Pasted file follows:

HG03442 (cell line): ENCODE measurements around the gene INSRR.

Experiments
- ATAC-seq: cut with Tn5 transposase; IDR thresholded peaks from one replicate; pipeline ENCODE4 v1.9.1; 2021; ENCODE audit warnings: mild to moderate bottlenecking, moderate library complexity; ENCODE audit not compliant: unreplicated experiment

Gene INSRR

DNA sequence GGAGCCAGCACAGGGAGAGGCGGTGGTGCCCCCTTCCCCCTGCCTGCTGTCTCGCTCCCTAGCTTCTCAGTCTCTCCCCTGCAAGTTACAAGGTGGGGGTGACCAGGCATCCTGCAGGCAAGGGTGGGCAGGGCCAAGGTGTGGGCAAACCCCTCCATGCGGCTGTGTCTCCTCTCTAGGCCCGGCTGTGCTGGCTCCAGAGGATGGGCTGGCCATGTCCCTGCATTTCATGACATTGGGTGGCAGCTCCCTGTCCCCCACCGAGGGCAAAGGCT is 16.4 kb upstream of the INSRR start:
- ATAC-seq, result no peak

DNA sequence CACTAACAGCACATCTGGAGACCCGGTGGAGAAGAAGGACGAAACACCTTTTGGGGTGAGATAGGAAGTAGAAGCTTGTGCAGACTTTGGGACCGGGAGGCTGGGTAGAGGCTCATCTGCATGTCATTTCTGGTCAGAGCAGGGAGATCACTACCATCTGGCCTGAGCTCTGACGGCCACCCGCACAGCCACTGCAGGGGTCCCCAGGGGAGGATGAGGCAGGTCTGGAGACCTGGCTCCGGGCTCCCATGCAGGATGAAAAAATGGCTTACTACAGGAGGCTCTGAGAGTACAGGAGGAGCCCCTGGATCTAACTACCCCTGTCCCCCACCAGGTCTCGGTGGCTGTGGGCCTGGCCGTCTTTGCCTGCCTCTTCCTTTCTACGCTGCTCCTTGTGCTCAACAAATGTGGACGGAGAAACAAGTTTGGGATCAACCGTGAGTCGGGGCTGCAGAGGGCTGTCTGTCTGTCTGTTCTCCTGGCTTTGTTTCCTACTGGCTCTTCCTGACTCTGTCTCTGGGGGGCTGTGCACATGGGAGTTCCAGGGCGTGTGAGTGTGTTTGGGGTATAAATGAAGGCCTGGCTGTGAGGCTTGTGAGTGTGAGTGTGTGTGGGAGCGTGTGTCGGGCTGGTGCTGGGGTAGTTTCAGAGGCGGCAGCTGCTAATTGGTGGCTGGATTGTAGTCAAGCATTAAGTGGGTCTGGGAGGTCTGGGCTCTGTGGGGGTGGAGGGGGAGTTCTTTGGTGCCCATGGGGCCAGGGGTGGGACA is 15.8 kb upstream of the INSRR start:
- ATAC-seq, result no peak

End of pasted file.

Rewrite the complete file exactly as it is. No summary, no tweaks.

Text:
HG03442 (cell line): ENCODE measurements around the gene INSRR.

Experiments
- ATAC-seq: cut with Tn5 transposase; IDR thresholded peaks from one replicate; pipeline ENCODE4 v1.9.1; 2021; ENCODE audit warnings: mild to moderate bottlenecking, moderate library complexity; ENCODE audit not compliant: unreplicated experiment

Gene INSRR

DNA sequence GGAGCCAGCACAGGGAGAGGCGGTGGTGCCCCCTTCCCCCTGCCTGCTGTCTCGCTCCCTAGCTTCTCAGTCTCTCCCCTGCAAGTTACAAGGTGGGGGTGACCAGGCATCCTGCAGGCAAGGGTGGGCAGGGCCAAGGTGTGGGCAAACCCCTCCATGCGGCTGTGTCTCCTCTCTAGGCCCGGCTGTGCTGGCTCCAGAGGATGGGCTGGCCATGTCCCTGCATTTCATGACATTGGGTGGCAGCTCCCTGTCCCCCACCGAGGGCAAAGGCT is 16.4 kb upstream of the INSRR start:
- ATAC-seq, result no peak

DNA sequence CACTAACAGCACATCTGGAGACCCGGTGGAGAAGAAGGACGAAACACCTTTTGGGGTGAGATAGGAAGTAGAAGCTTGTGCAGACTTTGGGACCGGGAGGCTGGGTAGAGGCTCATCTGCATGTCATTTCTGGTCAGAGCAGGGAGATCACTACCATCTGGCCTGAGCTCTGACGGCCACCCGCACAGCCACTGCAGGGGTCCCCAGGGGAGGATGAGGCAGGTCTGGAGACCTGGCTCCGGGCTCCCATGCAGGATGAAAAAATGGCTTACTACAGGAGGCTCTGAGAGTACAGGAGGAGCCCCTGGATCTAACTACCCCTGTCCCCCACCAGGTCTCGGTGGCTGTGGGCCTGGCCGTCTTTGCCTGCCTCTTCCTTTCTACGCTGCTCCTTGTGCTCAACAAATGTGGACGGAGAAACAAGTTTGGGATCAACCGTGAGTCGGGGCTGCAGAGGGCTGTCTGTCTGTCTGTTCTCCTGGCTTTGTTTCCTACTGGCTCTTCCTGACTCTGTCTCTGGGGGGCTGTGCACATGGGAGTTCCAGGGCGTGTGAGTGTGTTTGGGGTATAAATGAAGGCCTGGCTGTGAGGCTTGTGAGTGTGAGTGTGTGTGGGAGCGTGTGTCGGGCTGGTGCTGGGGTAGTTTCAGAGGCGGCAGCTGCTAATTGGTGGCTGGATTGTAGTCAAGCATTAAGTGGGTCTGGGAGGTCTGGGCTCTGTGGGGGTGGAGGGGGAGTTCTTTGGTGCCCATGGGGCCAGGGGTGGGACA is 15.8 kb upstream of the INSRR start:
- ATAC-seq, result no peak